Dutch Prime Minister Mark Rutte clashed with his main rival anti-Islam MP Geert Wilders on Monday (13 March), as they laid out starkly opposing visions of their country’s future in an election campaign now consumed by a diplomatic row with Turkey.
Two days before Wednesday’s crucial general election (15 March), The Netherlands is mired in a war of words with Turkish President Recep Tayyip Erdoğan, which has provided fodder for Wilders and his uncompromising anti-immigration stance.
“You are being taken hostage by Erdoğan. Close the Dutch borders,” Wilders told Rutte, as tempers flared in the 30-minute head-to-head televised debate.
“That’s a totally fake solution,” Rutte shot back, “you want Nexit, you want The Netherlands out of Europe. You know what it will cost … don’t do it.”
Wilders, who says he is on a mission against the “Islamisation” of the country, has promised to shut Dutch borders to Muslim immigrants, close mosques and ban sales of the Koran.
He also wants to follow the British and pull the country out of the European Union which it helped found.
Polls suggest Wednesday’s results could be close, with Rutte’s Liberal VVD returning as the largest party in the 150-seat parliament by a whisker.
The elections are being closely watched as a signal of the possible rise of far-right and populist parties in Europe, with key elections also planned this year in France and Germany.
“I want The Netherlands to be the first country which stops this trend of the wrong sort of populism,” Rutte told reporters, just hours before the debate.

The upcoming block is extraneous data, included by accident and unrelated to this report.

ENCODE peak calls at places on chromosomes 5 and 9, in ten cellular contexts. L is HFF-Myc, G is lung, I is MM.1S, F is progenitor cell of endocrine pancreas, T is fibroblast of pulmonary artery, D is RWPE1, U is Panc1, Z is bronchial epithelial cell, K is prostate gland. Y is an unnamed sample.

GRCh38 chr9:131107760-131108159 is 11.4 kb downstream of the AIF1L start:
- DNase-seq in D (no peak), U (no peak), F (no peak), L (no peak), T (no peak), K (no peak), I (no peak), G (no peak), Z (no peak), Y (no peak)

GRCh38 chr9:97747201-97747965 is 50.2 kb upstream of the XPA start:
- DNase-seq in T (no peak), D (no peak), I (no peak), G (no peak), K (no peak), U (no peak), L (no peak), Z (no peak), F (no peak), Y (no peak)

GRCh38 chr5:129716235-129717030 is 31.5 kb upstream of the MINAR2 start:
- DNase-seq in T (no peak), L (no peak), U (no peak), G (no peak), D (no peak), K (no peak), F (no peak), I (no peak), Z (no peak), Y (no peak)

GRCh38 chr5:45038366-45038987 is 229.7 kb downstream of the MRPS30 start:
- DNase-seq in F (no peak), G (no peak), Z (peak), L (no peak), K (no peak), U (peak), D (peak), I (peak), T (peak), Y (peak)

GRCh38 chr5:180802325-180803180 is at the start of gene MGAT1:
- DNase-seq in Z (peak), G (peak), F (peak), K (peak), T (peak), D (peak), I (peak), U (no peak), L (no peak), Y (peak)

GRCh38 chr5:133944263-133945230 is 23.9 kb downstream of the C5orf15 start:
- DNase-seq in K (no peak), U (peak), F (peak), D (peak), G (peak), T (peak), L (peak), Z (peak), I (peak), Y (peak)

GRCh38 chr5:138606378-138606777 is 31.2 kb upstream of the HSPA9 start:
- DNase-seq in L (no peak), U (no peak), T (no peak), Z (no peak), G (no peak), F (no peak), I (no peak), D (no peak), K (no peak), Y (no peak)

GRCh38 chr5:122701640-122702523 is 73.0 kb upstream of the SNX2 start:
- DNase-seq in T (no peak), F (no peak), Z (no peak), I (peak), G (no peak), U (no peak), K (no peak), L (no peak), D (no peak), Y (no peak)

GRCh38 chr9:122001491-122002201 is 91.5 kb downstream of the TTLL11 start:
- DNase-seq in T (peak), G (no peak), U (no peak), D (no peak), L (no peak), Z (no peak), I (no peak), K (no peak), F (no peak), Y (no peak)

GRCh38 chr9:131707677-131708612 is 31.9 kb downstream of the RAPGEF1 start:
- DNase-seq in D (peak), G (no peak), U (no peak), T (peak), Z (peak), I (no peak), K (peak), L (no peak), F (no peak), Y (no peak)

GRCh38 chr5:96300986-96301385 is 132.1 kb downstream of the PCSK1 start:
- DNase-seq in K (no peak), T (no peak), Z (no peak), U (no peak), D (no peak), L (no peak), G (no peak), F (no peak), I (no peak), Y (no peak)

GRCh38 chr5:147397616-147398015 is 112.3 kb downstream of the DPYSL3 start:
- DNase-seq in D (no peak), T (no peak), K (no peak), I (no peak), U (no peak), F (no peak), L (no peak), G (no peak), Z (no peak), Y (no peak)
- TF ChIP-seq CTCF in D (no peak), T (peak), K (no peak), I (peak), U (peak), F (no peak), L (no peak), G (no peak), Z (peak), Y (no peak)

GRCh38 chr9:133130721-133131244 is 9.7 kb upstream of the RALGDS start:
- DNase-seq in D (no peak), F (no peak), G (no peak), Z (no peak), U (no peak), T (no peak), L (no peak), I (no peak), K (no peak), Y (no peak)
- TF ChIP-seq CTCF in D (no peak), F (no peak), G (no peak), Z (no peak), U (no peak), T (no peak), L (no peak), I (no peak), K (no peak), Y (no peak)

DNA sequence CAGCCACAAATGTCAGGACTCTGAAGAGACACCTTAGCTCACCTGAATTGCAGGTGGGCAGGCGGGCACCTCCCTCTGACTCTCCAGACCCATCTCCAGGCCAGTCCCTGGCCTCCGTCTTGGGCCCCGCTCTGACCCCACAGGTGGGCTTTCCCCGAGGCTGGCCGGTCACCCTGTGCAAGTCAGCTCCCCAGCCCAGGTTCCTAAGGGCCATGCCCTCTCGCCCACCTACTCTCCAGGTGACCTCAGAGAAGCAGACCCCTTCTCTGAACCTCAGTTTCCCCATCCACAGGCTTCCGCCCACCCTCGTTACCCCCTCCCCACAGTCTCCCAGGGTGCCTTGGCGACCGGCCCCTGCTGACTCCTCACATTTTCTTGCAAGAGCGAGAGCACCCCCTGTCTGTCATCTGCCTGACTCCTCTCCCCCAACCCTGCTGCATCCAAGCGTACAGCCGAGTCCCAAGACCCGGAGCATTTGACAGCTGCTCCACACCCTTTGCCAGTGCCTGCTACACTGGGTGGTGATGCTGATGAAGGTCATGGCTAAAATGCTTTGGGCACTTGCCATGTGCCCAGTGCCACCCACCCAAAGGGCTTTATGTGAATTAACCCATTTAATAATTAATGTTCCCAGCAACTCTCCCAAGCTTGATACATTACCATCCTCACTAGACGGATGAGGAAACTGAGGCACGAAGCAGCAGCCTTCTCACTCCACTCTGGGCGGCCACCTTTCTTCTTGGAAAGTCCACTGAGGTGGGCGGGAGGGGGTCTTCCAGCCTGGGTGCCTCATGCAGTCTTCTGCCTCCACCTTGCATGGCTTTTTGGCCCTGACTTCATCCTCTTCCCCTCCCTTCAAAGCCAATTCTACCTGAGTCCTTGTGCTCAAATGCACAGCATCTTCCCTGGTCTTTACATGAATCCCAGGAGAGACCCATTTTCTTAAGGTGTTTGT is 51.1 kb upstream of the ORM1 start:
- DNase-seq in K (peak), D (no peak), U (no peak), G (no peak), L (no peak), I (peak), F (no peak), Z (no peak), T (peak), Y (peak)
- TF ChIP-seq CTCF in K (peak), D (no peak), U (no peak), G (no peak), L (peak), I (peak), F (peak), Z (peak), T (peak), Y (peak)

Monday’s debate, plus Tuesday’s vote-eve round-table with eight political party leaders (14 March), could yet sway the poll, one analyst told AFP, estimating some 60% of Dutch voters remain undecided.
Wilders has delighted in the chaos which erupted over the weekend when riot police moved in to disperse hundreds of protesters waving Turkish flags in Rotterdam, angered by a Dutch government ban on their ministers.
Rutte appealed for calm, but he has rejected Turkey’s calls to apologise for expelling one of its ministers who tried to attend the pro-Ankara rally in Rotterdam.
In one tense exchange, Rutte said it was time to de-escalate the crisis, but Wilders retorted: “We must answer back. We must expel the Turkish ambassador and his staff.”
“There’s the difference between tweeting from the sofa and running a country. If you are in charge of a country you need to take sensible measures,” Rutte replied, to loud applause, in a jab at the Dutch MP known for his love of Twitter.
Tough coalition talks
The VVD is predicted to return as the largest party in the 150-seat parliament with between 23 to 27 seats, according to the latest aggregated polls.
That is well down from the 40 VVD MPs in the outgoing lower chamber, however, and would leave Rutte scrambling to cobble together a viable coalition which may have to include four or five parties to reach the 76-seat majority.
After weeks of flirting at the top of the polls, Wilders has seen his ratings slip and may now come second with between 19 and 23 seats, polls suggest. But that would still leave him a difficult voice to ignore.
Rutte repeated his vow never to work with Wilders again, accusing him of causing problems for the country after the peroxide-haired MP triggered the collapse of an earlier coalition in 2012.
Telling Wilders he had become “radicalised” and was making “extreme statements” about Moroccan-Dutch citizens, Rutte insisted: “I will not cooperate with such a party. No, never, no.”
But Wilders retorted that he was standing up against “the liars and the legislators” and urged Dutch voters “if you want to take the Netherlands back for ourselves, then chase this man away and put me in the prime minister’s office.”
There are 28 parties seeking to woo the 12.9 million eligible voters, and observers have warned that forming a coalition will likely take months and demand tough compromises.
Wilders’ “ideology might be negative, it’s anti-Muslims, it’s anti-EU, it’s anti-immigration, it’s anti-refugees. But it is a clear ideology that addresses concerns of a substantial group of the Dutch. So it is there to stay,” Monika Sie Dhian Ho, director of the Clingendael Institute, told AFP.